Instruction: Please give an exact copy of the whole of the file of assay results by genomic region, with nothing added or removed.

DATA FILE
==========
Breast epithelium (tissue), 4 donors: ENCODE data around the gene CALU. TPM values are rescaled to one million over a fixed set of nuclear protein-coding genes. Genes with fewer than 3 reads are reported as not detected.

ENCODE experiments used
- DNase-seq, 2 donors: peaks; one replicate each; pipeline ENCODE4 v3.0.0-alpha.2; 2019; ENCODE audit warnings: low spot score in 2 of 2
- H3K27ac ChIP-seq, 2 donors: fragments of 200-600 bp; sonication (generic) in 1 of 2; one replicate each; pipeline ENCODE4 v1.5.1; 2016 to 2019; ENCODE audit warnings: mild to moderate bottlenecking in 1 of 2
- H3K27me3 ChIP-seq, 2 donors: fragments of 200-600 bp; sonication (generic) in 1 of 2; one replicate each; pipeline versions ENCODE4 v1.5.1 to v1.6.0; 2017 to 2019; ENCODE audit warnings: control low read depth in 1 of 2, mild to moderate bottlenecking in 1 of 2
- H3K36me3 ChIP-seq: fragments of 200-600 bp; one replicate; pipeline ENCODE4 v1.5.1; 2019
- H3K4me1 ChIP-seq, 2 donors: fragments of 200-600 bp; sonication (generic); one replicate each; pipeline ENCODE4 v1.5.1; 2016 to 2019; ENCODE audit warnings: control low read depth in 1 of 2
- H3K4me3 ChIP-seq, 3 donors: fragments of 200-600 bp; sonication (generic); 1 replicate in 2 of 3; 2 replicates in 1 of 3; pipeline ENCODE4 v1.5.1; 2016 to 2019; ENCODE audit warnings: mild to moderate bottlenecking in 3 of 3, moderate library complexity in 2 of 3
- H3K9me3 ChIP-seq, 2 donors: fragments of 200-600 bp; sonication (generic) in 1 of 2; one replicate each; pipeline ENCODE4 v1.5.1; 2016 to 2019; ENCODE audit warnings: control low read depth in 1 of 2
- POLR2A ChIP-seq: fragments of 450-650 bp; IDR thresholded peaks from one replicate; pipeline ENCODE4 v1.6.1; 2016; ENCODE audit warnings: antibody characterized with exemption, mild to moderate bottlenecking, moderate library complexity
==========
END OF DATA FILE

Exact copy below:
Breast epithelium (tissue), 4 donors: ENCODE data around the gene CALU. TPM values are rescaled to one million over a fixed set of nuclear protein-coding genes. Genes with fewer than 3 reads are reported as not detected.

ENCODE experiments used
- DNase-seq, 2 donors: peaks; one replicate each; pipeline ENCODE4 v3.0.0-alpha.2; 2019; ENCODE audit warnings: low spot score in 2 of 2
- H3K27ac ChIP-seq, 2 donors: fragments of 200-600 bp; sonication (generic) in 1 of 2; one replicate each; pipeline ENCODE4 v1.5.1; 2016 to 2019; ENCODE audit warnings: mild to moderate bottlenecking in 1 of 2
- H3K27me3 ChIP-seq, 2 donors: fragments of 200-600 bp; sonication (generic) in 1 of 2; one replicate each; pipeline versions ENCODE4 v1.5.1 to v1.6.0; 2017 to 2019; ENCODE audit warnings: control low read depth in 1 of 2, mild to moderate bottlenecking in 1 of 2
- H3K36me3 ChIP-seq: fragments of 200-600 bp; one replicate; pipeline ENCODE4 v1.5.1; 2019
- H3K4me1 ChIP-seq, 2 donors: fragments of 200-600 bp; sonication (generic); one replicate each; pipeline ENCODE4 v1.5.1; 2016 to 2019; ENCODE audit warnings: control low read depth in 1 of 2
- H3K4me3 ChIP-seq, 3 donors: fragments of 200-600 bp; sonication (generic); 1 replicate in 2 of 3; 2 replicates in 1 of 3; pipeline ENCODE4 v1.5.1; 2016 to 2019; ENCODE audit warnings: mild to moderate bottlenecking in 3 of 3, moderate library complexity in 2 of 3
- H3K9me3 ChIP-seq, 2 donors: fragments of 200-600 bp; sonication (generic) in 1 of 2; one replicate each; pipeline ENCODE4 v1.5.1; 2016 to 2019; ENCODE audit warnings: control low read depth in 1 of 2
- POLR2A ChIP-seq: fragments of 450-650 bp; IDR thresholded peaks from one replicate; pipeline ENCODE4 v1.6.1; 2016; ENCODE audit warnings: antibody characterized with exemption, mild to moderate bottlenecking, moderate library complexity